Panel repeals CLASS Act by voice vote

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"I'm kind of tired of wasting Congress's valuable time with haphazard repeal bills," said the panel's ranking member, Rep. Frank Pallone (D-N.J.), who sponsored the CLASS Act in the House. "Repeal at this point accomplishes nothing other than to send a very negative message to the disabled community."

Pallone has expressed disappointment at the administration and urged regulators to continue to look for a way to make the program work. The White House opposes repeal.

"Today, my disappointment is solely directed to my Republican colleagues," Pallone said.

Other Democrats described CLASS Act a "starting point" and lambasted Republicans for failing to offer any alternatives at a time when fewer than 9 million Americans have private long-term care insurance and are having to rely instead on the cash-strapped Medicaid program for low-income people. Rep. Edolphus Towns (D-N.Y.) said he'd introduce an amendment on the House floor to block repeal unless a suitable alternative option is in place.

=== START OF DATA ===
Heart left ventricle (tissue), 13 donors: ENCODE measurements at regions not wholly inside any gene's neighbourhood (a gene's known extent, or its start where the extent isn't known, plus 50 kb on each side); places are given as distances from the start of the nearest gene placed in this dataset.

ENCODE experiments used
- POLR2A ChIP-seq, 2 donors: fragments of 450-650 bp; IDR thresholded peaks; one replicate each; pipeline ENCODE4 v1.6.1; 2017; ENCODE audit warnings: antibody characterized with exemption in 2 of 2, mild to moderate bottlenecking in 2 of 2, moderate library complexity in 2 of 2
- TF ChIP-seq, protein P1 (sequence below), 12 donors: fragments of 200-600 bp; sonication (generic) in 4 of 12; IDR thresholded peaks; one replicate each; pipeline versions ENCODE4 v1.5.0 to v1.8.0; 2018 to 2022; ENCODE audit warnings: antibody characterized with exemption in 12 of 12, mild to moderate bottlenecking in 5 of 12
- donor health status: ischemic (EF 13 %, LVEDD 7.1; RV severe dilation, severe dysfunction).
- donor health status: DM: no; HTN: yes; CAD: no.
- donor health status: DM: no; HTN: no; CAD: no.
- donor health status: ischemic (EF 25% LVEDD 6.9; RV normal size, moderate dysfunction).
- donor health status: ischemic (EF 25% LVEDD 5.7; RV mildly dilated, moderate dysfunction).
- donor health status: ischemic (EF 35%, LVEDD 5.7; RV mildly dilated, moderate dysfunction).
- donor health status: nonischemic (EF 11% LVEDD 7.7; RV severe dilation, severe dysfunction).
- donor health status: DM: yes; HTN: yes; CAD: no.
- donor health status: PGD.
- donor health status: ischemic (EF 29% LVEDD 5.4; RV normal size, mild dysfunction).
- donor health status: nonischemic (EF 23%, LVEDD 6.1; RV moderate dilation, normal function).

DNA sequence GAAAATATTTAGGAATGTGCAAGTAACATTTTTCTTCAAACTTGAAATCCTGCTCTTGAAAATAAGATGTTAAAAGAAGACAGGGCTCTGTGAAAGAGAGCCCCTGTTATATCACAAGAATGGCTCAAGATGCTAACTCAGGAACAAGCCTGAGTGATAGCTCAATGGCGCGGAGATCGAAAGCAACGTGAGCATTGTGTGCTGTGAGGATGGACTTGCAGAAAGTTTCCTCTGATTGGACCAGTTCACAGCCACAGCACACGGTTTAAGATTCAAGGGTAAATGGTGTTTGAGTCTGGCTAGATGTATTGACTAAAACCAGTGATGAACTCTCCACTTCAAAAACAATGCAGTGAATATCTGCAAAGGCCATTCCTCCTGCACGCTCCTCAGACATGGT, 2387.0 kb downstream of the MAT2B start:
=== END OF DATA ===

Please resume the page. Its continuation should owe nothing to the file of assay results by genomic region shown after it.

Republicans were prepared for the accusations.

They acknowledged a long-term care crisis, but said repealing the CLASS Act was the best way forward.

"I don't want to resurrect Dracula," said Rep. Phil GingreyJohn (Phil) Phillip Gingrey2017's top health care stories, from ObamaCare to opioids Beating the drum on healthcare Former GOP chairman joins K Street MORE (R-Ga.), who co-sponsored the repeal legislation. "I want to drive a stake through his heart."

The panel's chairman, Rep. Joe Pitts (R-Pa.), called the notion that repealing the CLASS Act was a vote against people with disabilities a "false choice and a premise that I refuse to accept."

"We do need to solve this problem," said Rep. Joe Barton (R-Texas). "The CLASS Act is not the way to solve it."

And Rep. Michael BurgessMichael Clifton BurgessThe 27 Republicans who voted with Democrats to block Trump from taking military action against Iran GOP rep: Children are free to leave migrant camps at 'any time' Bipartisan House panel leaders ask agencies for maternal mortality data MORE (R-Texas) called the program a "silent threat to the Treasury" that will never work and sets back efforts to address the issue.

The repeal bill now goes to the full committee. A markup there has yet to be scheduled.